With the introduction of functional-style syntax and several new Stream based methods in Java 8, file handling finally becomes fun and easy. In fact, the new helper methods and lambda syntax even gives Python a run for its money when it comes to compact code.
Here is how you could read all lines of a file, given as a Path p (since Java 7), and output to stdout.
To make it a bit more clear what is going on, here a bit more is included and broken up.
Path p = Paths.get("myfile");
Stream lines = Files.lines(p);
A similarly neat helper function exists for recursively walking over the directory tree of the file system. Again, this prints to stdout.
Oracle (finally) released Java 7 today, 4 years and 7 months after the initial release of Java 6. The previous version updates used to be on a 18 months schedule, so that makes this release 37 months late. It’s getting a pretty good bashing on Slashdot, primarily for its current owner, Oracle.
New features includes syntactic sugar like Strings in switch statements; underscores in numeric literals; and type inference for generic instance creation. The Open JDK site lists the same features, so I’m guessing that means everything is open sourced already. However, it seems smaller items on my wish-list did not make it, like the Immutable annotation. (The JSR 305 has been inactive for ages, and still the only implementation is a Google Code hosted project.)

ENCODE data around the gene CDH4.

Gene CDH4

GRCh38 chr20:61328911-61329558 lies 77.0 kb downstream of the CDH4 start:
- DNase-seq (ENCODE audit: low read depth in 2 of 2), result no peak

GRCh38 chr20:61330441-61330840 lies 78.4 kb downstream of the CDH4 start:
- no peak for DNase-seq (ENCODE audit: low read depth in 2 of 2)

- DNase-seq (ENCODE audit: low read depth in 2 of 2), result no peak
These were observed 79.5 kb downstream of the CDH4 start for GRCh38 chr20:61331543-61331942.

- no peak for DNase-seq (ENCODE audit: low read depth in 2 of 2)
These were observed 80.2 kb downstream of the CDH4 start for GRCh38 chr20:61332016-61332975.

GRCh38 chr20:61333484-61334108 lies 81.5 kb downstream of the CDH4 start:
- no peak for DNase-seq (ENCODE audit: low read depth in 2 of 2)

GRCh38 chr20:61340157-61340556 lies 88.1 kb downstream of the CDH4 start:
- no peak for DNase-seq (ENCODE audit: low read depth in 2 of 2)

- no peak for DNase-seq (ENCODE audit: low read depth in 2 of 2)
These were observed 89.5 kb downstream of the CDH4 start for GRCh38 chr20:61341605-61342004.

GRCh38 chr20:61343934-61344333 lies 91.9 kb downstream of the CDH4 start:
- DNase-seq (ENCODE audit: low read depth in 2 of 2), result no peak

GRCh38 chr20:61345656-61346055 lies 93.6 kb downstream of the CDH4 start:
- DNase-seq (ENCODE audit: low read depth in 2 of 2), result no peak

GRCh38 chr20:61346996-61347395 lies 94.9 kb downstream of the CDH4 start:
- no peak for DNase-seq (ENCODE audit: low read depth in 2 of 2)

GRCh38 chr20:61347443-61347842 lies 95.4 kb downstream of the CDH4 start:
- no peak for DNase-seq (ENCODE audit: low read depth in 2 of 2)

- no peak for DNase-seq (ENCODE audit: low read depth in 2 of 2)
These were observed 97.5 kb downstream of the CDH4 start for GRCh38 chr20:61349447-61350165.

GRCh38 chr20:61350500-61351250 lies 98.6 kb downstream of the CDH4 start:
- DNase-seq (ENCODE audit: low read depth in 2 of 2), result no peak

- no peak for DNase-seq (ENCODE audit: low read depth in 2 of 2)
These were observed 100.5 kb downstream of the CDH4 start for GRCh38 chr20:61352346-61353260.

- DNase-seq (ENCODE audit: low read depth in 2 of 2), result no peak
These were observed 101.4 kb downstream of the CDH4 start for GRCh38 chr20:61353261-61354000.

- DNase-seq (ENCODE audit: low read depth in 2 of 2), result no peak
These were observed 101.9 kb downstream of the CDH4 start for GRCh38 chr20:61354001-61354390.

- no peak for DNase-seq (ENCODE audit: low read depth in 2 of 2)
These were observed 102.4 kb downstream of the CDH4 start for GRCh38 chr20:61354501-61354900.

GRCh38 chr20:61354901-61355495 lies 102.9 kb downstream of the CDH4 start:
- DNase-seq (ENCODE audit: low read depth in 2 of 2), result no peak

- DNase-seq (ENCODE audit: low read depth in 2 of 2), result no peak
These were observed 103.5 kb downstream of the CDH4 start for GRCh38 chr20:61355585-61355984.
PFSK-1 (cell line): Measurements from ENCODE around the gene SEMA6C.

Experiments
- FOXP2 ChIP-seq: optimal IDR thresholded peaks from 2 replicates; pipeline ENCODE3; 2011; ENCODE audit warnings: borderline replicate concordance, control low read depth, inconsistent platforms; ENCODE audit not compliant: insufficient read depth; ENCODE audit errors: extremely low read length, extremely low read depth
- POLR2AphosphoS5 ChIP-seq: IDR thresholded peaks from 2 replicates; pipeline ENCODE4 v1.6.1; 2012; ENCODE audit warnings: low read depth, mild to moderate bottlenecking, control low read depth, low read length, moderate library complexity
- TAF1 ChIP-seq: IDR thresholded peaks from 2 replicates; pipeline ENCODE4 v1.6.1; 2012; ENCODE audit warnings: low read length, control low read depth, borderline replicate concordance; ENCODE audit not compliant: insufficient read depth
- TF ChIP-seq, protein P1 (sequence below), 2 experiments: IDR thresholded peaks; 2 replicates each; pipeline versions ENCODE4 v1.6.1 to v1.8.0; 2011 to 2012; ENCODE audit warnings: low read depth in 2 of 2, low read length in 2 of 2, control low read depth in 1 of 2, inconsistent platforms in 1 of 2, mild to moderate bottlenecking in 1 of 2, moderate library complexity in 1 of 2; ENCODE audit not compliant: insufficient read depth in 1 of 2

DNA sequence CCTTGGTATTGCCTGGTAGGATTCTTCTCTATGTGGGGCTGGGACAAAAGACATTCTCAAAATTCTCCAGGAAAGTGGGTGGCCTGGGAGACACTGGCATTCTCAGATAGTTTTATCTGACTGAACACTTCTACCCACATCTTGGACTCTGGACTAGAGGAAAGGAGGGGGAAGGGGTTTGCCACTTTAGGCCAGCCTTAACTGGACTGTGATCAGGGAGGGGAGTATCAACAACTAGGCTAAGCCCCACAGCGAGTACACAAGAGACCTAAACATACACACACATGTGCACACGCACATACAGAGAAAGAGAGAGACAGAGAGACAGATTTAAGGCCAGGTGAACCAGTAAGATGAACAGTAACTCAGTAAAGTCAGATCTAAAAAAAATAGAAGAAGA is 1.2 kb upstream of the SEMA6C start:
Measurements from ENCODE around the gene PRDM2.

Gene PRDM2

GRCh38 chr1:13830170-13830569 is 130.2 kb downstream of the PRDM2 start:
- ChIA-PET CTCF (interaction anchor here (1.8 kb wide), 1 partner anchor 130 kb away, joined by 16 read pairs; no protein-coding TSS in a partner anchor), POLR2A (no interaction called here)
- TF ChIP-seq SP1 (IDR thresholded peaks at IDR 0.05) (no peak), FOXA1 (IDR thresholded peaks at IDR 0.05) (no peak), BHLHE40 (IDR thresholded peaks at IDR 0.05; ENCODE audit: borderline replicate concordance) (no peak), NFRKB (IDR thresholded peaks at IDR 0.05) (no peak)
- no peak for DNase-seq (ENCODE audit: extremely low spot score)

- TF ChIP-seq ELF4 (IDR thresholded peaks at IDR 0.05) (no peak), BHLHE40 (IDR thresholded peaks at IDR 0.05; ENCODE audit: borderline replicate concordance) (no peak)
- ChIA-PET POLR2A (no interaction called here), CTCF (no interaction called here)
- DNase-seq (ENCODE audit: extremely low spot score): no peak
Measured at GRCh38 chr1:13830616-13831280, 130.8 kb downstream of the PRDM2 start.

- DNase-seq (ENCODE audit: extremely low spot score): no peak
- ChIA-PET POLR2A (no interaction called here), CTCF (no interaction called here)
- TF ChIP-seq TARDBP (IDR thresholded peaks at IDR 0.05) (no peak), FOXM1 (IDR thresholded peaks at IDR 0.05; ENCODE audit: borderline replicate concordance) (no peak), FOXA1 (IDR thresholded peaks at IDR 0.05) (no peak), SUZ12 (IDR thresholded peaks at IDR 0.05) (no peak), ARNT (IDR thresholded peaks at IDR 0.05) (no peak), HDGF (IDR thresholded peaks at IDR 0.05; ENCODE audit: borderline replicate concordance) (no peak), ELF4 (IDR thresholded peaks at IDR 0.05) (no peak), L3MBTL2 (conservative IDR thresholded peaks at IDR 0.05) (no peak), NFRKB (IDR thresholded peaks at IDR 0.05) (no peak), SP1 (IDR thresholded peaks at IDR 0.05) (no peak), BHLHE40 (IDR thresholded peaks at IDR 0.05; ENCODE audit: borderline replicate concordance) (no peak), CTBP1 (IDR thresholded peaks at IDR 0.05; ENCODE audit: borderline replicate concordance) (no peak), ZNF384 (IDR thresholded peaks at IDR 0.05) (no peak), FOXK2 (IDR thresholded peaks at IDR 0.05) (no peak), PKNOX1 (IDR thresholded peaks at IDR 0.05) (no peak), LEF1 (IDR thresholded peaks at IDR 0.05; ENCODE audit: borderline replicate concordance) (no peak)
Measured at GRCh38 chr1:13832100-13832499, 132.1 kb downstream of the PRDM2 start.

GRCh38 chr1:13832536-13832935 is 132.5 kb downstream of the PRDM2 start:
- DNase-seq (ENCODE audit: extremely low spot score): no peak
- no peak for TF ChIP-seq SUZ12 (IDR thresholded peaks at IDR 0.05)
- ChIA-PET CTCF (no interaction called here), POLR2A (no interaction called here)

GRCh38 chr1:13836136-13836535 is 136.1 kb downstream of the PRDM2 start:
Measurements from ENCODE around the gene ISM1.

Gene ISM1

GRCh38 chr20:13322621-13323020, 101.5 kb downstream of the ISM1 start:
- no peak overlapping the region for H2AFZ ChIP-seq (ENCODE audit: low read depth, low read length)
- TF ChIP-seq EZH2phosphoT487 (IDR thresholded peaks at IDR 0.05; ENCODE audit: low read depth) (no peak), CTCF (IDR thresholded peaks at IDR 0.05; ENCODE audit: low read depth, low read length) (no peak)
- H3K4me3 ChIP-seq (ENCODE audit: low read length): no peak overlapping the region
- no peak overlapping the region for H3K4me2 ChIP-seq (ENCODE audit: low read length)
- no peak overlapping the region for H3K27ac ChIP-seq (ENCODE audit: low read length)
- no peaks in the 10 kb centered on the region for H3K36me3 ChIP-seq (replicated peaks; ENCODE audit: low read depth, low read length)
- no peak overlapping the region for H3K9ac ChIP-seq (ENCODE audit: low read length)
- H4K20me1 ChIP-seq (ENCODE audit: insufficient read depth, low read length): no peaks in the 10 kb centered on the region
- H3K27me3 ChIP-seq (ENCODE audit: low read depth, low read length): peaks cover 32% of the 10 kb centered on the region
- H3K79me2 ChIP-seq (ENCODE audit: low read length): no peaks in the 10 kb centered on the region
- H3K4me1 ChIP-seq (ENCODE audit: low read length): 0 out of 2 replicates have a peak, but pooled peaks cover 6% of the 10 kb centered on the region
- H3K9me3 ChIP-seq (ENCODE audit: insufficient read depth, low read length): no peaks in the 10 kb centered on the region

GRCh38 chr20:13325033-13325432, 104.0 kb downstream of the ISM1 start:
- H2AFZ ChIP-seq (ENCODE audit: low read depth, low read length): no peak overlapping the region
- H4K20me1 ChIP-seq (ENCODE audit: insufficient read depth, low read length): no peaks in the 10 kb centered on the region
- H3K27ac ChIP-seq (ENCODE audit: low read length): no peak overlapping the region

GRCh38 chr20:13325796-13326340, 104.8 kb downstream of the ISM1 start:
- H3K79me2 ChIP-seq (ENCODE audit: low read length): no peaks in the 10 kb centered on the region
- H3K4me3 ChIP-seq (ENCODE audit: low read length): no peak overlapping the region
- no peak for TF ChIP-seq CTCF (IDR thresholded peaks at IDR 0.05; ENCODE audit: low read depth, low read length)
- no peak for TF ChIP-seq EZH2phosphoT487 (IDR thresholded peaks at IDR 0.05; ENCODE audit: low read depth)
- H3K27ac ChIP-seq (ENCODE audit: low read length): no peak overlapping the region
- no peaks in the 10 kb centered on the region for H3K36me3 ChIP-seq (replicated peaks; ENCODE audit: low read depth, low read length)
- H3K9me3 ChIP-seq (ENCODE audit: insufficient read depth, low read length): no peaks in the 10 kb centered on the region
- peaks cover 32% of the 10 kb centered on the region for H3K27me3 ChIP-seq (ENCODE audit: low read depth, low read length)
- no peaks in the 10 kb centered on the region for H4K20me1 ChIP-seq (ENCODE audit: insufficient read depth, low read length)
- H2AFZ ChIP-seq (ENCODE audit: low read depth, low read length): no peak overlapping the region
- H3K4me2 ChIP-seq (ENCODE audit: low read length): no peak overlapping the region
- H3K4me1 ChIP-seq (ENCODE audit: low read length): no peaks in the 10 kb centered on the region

The new Java Doc is here, and latest download from Oracle here. The Open JDK binaries are also available in the repositories of major distributions.
yum install java-1.7.0-openjdk java-1.7.0-openjdk-devel
sudo apt-get install openjdk-7-jre openjdk-7-jdk
Mostly for my own reference: An old Java Applet which I continue to use to verify that Java Applets works. The applet itself is demonstrating Casteljau’s algorithm to draw a Bézier_curve.
You can move the red control points, and then animate the drawing of the curve.
The Java API documentation for regular expressions says that:
\n Whatever the nth capturing group matched
This seems to be difficult to get working though. Here’s an example of a work-around:
“username” => name